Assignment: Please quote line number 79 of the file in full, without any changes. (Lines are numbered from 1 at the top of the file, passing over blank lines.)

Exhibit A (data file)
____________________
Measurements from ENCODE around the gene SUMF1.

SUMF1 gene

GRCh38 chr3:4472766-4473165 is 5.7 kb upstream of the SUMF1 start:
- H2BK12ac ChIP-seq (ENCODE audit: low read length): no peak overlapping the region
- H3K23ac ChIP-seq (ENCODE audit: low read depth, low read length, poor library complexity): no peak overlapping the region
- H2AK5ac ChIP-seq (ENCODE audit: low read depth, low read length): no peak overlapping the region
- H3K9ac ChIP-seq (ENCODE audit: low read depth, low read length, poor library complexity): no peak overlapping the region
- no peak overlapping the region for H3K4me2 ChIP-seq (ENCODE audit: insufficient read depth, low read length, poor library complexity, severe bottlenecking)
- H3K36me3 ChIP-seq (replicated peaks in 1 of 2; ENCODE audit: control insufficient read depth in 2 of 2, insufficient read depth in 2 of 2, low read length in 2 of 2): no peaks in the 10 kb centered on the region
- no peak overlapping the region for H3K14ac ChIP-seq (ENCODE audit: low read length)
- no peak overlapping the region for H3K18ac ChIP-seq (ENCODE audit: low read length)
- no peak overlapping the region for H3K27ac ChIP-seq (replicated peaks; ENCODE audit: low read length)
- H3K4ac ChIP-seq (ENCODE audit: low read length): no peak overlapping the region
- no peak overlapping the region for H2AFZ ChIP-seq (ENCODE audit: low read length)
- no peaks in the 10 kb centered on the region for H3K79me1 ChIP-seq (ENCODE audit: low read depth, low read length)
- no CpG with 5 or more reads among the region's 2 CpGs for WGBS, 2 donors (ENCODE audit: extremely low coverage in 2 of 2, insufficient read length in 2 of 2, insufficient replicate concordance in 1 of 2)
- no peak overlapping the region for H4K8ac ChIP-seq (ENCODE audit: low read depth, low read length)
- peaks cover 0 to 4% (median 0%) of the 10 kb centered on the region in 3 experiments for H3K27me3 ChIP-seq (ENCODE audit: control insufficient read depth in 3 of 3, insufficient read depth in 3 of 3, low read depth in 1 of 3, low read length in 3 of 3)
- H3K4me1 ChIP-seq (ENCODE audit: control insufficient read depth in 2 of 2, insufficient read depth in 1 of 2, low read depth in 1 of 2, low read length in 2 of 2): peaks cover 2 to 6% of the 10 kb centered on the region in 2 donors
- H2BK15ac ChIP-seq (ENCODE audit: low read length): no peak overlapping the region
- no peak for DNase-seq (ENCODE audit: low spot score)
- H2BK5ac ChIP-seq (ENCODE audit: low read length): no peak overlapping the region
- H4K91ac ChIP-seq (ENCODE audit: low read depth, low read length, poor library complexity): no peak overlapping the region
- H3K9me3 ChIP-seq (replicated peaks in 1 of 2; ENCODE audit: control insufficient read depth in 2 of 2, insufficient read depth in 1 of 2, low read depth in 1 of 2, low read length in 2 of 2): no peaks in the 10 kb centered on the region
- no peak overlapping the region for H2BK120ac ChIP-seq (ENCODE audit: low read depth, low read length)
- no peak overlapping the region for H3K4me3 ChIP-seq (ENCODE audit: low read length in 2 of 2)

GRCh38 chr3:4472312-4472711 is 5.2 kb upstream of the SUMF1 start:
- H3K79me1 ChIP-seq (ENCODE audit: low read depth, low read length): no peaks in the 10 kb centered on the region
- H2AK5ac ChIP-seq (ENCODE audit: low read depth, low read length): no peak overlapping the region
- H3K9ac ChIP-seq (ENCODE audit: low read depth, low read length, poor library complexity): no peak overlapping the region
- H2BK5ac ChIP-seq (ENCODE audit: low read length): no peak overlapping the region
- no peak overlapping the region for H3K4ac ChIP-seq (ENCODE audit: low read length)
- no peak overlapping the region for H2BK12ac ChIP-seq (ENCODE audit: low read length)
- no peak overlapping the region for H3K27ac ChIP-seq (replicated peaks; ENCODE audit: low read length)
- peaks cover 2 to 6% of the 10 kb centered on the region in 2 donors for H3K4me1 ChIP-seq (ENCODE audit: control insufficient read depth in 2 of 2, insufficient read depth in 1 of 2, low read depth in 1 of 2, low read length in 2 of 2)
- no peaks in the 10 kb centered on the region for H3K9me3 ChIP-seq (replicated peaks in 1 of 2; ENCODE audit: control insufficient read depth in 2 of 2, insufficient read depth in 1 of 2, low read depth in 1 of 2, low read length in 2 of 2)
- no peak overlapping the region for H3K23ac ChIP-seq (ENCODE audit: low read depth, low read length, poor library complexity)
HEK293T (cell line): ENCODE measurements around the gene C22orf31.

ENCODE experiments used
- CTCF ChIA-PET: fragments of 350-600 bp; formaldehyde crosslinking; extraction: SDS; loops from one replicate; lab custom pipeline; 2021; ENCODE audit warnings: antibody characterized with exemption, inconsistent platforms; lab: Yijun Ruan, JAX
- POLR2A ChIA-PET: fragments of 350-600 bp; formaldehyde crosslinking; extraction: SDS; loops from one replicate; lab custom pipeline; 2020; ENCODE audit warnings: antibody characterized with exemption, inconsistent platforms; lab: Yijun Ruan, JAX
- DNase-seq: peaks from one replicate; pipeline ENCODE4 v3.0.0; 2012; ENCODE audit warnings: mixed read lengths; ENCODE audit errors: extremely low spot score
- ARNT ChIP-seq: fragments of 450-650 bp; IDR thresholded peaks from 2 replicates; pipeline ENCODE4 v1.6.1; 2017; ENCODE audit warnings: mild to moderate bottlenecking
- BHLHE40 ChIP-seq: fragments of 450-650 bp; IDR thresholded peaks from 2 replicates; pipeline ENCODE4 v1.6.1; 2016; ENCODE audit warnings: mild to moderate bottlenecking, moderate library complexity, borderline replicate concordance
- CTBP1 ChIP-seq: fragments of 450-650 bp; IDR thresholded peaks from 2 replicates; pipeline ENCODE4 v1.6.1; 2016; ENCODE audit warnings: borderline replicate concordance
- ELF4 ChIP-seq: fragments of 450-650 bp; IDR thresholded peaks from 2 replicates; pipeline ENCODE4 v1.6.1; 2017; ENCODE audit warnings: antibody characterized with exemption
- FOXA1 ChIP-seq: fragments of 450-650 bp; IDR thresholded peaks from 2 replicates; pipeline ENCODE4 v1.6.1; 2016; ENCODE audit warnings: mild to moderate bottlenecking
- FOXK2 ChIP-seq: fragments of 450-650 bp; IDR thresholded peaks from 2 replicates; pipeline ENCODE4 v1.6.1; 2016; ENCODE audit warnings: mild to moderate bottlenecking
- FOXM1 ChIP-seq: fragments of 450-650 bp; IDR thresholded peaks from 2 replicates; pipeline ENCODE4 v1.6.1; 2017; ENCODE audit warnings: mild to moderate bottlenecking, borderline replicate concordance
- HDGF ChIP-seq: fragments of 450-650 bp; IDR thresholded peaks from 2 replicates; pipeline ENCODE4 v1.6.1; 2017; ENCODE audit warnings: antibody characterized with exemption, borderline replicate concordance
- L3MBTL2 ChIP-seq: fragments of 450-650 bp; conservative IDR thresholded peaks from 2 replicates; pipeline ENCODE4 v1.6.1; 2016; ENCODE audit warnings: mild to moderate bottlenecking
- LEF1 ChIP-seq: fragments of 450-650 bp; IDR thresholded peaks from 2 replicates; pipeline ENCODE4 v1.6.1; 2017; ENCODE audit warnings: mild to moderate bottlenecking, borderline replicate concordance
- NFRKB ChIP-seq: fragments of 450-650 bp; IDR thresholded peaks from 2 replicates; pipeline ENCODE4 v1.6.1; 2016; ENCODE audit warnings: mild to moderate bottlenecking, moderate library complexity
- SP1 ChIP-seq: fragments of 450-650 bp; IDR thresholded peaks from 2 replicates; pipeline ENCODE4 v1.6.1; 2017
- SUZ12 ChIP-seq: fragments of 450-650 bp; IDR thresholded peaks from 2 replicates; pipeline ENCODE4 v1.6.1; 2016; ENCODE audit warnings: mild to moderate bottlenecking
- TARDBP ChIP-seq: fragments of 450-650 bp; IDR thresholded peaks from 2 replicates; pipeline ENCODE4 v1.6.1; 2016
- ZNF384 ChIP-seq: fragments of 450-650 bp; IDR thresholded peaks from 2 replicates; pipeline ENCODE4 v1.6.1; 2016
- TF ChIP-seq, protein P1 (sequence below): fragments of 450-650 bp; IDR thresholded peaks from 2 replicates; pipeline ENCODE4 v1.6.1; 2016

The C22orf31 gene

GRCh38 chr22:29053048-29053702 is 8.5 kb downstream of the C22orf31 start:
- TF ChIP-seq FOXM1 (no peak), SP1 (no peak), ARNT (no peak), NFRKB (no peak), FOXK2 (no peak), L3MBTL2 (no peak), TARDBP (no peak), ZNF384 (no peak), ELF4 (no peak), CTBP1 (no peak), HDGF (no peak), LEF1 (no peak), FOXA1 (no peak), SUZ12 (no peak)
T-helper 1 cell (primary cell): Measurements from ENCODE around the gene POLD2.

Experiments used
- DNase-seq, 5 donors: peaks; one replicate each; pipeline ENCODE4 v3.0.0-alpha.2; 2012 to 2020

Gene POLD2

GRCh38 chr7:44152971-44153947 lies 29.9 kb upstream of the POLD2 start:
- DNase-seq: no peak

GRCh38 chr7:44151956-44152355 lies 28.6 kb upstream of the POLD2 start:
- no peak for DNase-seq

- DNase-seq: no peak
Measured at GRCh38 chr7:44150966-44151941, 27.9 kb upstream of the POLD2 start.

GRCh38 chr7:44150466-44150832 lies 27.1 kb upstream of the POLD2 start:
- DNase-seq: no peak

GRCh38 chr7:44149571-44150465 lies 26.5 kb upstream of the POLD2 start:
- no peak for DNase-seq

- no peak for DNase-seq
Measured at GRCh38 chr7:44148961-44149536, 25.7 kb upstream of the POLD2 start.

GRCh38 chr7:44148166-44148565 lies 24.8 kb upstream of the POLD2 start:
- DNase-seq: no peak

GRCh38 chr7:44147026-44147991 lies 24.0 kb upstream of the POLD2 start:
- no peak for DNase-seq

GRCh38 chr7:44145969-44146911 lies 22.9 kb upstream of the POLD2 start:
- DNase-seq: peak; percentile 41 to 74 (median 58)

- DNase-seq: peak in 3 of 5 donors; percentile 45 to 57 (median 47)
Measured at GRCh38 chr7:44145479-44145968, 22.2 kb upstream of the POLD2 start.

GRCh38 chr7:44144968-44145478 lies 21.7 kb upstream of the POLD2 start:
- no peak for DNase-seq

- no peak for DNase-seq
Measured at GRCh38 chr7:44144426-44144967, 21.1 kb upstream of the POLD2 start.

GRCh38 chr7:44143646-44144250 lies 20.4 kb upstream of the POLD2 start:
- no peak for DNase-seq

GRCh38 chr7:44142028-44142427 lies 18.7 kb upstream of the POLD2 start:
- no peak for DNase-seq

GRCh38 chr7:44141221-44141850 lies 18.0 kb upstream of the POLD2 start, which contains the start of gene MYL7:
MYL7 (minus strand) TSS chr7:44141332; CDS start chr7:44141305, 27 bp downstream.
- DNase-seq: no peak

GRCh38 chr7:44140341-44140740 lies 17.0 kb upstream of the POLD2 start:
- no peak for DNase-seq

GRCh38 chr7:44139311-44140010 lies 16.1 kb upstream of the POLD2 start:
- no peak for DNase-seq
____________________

- DNase-seq: no peak